Passers-by, Policeman Talk Man Out of Jumping Off Bridge
A man is alive Tuesday night because of some quick work by two good Samaritans and Albemarle County's top cop.
The man was acting like he was going to jump from a bridge when the three stepped in.
It was a situation Col. Steve Sellers and two people driving by never thought they would find themselves in, but being in the right place at the right time helped save a man's life.
Russ Hass was one of the drivers who stopped.
"As the police got out of the car I saw that he got onto the bridge and both feet and looked like he was about ready to jump so I just walked over and grabbed him," Hass said.
Hass was headed north on Route 29 around noon on Tuesday when he saw something unusual.
"As I was driving over there I saw this man on the bridge praying and I said that's kind of weird that he's sitting on the bridge praying," Hass said.
Hass turned his car around. When he got to the bridge, a woman was trying to get the man off the ledge. The duo tried to talk him down and called 911.
Sellers was the closest to the scene - and the situation soon escalated.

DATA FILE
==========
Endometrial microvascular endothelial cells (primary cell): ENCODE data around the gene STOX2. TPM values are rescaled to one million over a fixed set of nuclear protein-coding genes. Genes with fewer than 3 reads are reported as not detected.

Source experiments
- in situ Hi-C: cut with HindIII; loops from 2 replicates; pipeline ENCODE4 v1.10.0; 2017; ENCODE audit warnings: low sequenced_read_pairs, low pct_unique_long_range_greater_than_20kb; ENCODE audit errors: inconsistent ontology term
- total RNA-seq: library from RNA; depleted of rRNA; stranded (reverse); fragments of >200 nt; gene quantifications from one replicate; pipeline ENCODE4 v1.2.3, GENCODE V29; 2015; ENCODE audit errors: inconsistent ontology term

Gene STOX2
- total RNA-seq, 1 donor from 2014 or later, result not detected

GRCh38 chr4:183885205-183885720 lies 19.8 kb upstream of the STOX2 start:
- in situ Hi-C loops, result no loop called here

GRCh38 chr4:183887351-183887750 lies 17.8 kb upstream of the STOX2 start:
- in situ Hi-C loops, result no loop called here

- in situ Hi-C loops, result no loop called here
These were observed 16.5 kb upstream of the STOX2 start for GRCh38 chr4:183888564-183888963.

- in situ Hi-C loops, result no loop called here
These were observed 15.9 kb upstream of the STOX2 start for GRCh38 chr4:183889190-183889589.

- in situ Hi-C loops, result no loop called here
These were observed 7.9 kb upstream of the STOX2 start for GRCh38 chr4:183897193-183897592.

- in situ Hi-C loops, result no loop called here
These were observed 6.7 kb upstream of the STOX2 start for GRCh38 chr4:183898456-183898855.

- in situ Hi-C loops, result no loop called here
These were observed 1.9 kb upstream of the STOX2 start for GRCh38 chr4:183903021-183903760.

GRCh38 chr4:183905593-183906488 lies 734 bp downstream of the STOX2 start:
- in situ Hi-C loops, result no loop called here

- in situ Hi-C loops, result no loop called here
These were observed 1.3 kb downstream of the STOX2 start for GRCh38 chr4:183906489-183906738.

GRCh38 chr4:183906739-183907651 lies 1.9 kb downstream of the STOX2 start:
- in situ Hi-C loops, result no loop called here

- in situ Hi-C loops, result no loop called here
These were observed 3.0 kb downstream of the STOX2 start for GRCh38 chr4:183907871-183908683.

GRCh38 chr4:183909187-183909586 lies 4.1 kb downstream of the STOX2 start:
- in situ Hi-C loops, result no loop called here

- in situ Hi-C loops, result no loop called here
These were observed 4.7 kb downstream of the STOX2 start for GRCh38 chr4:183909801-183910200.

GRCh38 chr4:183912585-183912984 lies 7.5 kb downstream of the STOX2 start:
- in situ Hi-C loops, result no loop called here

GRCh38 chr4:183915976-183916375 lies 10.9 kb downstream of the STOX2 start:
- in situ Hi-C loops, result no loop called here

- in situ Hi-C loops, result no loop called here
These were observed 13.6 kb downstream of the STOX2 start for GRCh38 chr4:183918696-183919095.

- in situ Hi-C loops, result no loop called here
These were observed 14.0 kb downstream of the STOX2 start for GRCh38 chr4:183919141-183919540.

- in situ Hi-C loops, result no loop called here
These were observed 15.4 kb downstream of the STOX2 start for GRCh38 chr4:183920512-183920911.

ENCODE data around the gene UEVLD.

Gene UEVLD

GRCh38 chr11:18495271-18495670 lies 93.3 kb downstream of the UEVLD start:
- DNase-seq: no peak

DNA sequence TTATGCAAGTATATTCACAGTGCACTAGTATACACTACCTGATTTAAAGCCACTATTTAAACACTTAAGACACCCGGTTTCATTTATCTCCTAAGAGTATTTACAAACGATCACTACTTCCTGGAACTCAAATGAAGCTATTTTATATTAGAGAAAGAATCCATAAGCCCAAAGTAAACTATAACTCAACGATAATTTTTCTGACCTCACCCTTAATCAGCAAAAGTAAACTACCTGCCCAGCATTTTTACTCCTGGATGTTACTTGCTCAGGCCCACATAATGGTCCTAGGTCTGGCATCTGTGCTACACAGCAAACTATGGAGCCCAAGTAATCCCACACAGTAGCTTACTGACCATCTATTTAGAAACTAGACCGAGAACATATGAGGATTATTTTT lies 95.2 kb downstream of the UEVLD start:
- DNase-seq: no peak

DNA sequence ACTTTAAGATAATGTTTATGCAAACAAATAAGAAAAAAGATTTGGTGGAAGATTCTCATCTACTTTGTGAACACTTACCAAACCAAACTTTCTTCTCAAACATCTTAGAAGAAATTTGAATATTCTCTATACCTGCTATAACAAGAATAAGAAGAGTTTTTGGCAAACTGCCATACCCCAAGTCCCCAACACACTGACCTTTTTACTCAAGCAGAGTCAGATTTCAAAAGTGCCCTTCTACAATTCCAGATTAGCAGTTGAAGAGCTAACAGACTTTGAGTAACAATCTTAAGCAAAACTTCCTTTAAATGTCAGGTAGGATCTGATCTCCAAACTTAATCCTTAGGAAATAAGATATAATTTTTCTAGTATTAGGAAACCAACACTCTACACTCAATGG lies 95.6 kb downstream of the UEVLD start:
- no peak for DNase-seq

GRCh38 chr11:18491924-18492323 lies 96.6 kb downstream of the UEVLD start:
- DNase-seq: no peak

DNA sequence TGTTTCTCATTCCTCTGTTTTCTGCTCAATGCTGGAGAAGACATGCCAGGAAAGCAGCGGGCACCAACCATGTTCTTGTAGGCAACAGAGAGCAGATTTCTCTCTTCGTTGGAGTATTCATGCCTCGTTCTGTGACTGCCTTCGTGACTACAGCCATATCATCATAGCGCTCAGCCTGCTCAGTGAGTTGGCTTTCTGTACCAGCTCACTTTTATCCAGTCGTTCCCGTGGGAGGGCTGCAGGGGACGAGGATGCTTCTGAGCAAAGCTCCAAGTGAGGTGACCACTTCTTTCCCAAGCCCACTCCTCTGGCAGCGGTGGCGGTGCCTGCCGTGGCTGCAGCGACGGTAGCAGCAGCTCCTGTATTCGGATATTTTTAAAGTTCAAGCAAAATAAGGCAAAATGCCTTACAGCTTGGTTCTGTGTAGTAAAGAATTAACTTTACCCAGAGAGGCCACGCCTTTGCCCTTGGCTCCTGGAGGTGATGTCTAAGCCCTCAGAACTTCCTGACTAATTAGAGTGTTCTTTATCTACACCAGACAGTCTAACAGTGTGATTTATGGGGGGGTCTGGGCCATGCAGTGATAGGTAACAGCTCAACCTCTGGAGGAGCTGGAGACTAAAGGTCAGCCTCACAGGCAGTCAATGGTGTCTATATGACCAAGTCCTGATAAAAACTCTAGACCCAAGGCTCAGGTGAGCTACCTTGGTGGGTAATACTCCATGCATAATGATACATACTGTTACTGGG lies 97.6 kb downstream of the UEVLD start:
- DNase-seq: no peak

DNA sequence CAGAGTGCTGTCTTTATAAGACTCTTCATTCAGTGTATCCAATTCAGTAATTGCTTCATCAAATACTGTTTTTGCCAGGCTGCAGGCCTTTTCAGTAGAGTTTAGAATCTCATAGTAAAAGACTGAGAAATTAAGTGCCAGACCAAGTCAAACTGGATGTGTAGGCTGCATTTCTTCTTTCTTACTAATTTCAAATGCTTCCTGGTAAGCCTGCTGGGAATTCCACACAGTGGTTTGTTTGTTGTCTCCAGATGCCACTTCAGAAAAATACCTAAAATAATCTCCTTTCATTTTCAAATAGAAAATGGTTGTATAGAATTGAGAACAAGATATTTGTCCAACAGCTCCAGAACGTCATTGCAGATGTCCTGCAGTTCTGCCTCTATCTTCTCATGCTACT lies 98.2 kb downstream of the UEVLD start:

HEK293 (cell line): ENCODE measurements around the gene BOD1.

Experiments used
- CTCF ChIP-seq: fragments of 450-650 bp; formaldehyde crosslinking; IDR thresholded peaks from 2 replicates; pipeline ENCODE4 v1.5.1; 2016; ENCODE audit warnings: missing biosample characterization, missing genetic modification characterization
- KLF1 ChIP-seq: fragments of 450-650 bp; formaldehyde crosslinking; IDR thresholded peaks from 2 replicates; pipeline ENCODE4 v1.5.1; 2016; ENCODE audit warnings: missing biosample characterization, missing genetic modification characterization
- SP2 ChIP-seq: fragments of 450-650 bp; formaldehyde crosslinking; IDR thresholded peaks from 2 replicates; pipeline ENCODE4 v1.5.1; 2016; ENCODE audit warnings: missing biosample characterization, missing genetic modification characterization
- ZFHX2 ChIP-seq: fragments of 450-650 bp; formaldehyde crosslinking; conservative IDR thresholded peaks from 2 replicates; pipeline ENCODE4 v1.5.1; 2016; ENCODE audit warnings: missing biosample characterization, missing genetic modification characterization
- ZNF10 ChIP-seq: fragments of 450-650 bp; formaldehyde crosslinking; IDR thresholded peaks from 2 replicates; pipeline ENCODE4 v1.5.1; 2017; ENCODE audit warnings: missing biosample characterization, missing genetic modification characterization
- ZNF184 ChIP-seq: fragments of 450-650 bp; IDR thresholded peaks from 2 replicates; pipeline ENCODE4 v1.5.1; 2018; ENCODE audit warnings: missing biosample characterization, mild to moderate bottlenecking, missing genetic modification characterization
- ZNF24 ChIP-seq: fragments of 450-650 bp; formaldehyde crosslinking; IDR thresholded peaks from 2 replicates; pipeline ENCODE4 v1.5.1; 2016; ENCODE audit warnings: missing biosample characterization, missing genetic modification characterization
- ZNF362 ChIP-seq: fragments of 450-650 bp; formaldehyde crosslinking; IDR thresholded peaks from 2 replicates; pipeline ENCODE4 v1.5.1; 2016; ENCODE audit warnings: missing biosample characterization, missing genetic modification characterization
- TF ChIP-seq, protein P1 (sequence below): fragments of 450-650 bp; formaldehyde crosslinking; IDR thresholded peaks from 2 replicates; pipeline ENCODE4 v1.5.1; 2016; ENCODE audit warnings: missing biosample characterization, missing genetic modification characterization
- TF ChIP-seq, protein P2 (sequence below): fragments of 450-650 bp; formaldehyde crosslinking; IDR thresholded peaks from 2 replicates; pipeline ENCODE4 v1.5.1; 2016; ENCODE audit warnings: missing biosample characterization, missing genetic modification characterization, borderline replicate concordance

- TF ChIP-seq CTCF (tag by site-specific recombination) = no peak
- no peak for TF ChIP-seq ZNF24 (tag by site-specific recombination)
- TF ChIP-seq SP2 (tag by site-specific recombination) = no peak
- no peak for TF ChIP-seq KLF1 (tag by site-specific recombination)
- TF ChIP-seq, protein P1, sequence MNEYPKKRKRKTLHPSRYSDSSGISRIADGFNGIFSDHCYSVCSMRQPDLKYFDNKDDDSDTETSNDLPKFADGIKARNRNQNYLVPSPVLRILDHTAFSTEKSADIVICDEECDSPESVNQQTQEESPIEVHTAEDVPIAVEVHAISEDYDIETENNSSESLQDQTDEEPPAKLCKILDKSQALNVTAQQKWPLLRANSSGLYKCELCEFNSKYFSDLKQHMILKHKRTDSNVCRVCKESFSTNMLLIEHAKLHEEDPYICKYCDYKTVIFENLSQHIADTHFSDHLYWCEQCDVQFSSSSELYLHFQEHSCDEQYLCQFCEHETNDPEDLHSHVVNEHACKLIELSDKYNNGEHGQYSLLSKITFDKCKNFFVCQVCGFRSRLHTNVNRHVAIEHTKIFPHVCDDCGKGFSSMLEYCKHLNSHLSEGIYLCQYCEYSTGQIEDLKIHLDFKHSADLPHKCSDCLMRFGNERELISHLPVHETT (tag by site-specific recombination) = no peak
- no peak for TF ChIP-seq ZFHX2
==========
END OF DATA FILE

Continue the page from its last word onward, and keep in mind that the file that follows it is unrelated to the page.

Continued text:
"As I approached the gentleman began to lurch forward. This gentleman grabbed his shirt, I grabbed both of his wrists and we pulled him down off the wall," Sellers said.
Sellers and the other officers were eventually able to talk the man off the ledge, saving him from what would have been a 42-foot drop into the shallow waters of the Rivanna River below.
"I was able to de-escalate his agitation and eventually get him to sit down on the bridge with me and continue our dialogue," Sellers said.
Sellers credits the two people who stepped in and the skills he learned in crisis intervention training for saving the man's life, skills his officers often use.
"I would have to say every 24-hour period officers encounter somebody who is in a mental crisis situation, having the worst day of their life and need some sort of intervention so the training is critical," Sellers said.
Hass does not consider himself a hero but says he wishes more people would have stopped.
"Personally for myself I don't feel like I did anything special. I think it's something we should do," Hass said.
The man is safe and is getting the help he needs.
Sellers says his officers attend crisis intervention training a couple of times a year. Right now 75 percent of Albemarle County officers are CIT-certified.
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